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The Unloved, Part 89: Restless

A lot of people remember when it became clear to them what exactly cinema is, and for me, it was watching "Elephant" at around the age of 15. The silence, the longueurs, the fumbling sexuality, the palpable, tactile sense of the end of life, the realness of it. The kids in his movie pulled the trigger and characters we know and don't know at all dropped dead. People still call this movie immoral, but honestly as a kid, even a Quaker kid, this movie made me understand some things about life it would have otherwise taken me years to realize.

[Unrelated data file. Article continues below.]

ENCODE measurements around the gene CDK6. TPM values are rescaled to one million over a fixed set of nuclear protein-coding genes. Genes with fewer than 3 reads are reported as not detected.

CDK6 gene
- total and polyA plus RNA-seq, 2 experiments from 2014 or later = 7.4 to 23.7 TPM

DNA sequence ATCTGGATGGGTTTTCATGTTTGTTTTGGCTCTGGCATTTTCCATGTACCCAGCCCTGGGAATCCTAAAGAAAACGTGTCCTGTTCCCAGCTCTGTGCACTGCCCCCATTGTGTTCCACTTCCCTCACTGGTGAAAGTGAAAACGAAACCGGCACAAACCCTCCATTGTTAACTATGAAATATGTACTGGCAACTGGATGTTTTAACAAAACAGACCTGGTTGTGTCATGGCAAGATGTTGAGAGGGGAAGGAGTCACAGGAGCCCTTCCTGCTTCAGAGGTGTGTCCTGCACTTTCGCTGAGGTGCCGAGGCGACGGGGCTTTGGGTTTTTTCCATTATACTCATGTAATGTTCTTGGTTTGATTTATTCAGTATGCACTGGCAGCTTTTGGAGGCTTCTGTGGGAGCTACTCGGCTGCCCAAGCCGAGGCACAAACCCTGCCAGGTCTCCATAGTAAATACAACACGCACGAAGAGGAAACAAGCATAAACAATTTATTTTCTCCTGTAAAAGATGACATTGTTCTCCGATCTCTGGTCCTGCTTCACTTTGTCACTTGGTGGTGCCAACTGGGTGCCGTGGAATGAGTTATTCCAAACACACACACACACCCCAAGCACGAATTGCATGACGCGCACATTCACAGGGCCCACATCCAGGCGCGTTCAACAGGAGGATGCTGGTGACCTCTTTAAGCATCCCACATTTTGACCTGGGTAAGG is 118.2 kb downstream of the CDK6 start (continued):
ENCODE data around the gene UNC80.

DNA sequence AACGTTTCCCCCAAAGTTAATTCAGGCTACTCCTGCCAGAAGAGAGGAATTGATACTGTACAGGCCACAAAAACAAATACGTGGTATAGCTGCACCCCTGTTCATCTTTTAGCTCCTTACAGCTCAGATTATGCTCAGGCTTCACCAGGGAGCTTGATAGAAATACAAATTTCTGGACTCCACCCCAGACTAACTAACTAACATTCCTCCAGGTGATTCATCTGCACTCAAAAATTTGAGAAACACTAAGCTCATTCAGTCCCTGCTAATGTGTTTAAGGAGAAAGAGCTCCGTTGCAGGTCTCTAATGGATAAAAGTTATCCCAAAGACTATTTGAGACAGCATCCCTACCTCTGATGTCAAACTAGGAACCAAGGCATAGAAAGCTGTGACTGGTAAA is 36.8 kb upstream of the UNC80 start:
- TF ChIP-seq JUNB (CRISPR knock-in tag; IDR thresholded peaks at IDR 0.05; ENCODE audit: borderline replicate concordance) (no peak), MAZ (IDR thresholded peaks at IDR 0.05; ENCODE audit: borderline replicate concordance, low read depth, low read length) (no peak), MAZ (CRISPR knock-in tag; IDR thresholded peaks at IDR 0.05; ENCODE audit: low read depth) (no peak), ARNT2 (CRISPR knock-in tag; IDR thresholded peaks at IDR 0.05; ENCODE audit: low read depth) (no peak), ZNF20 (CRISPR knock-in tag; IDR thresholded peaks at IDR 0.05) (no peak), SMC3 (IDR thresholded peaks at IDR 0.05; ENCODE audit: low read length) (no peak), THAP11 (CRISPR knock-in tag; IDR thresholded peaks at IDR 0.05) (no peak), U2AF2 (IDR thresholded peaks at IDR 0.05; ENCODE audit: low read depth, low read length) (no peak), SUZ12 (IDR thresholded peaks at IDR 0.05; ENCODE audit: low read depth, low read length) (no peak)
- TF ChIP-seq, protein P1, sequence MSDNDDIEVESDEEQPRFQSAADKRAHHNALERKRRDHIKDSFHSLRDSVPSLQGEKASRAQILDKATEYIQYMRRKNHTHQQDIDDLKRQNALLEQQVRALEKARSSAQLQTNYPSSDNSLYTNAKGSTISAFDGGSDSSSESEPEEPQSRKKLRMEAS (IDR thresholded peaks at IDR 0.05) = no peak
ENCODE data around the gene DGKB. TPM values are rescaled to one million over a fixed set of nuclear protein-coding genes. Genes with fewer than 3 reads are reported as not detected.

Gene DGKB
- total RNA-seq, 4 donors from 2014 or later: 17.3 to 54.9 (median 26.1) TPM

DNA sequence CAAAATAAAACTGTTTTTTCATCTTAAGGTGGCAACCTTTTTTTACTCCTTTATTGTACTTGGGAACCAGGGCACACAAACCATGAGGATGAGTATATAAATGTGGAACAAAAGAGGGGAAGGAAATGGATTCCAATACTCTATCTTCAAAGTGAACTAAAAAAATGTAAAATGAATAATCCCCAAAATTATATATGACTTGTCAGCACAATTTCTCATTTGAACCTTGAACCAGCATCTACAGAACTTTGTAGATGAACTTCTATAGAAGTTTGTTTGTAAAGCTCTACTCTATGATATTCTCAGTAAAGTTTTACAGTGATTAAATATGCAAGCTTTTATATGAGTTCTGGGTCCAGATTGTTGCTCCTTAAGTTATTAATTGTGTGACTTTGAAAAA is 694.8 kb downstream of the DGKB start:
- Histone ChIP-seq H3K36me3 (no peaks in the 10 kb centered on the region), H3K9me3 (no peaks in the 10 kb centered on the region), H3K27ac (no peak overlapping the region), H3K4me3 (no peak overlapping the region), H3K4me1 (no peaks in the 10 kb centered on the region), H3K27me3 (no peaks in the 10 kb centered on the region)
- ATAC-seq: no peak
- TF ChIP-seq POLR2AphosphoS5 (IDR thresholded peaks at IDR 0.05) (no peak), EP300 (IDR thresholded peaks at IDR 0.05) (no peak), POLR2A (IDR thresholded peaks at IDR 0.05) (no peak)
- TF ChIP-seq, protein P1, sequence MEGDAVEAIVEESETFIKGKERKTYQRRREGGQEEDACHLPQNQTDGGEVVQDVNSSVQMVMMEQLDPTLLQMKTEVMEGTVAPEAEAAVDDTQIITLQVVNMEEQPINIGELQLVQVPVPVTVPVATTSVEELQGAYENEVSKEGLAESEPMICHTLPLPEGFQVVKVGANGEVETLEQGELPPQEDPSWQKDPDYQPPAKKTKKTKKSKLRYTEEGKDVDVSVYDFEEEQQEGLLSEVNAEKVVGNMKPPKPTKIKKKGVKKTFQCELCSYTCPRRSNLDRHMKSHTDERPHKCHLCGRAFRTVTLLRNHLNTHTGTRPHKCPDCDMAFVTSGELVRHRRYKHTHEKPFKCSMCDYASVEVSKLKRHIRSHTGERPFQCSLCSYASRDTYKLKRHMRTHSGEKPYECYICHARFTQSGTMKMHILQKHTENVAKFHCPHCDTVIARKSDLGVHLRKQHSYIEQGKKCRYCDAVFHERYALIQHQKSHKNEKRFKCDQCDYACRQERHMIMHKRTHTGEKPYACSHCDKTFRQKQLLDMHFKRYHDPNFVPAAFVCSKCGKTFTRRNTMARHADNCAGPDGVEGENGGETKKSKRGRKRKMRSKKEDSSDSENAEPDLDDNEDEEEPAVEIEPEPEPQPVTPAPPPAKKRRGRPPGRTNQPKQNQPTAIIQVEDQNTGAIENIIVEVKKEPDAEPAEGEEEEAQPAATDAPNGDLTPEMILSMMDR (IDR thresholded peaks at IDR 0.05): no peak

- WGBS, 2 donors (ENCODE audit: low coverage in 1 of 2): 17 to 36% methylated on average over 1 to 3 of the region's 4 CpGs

The finality, the simplicity of life, you think about it as a kid, but the American cinema doesn't usually just hand it to you. But there it was. That's when I knew Gus Van Sant was someone to whom I should pay very careful attention. It never mattered to me that he danced so close to the mainstream, the man had the truth on his side and I'd wait patiently to experience it. He'd deliver every few years and I'd be that kid again, wrecked, crying, seeing the simplicity of life and death and putting that work in context in my own life. 

After 2019, with its myriad funerals for me, and 2020, in which everyone in America lost somebody, I returned to "Restless" and was once more reduced to my youngest self, learning about the end of life for the first time. I'm so grateful this man and his work exists. I don't know what I would have done without it.


Scout Tafoya

Scout Tafoya is a critic and filmmaker who writes for and edits the arts blog Apocalypse Now and directs both feature length and short films.

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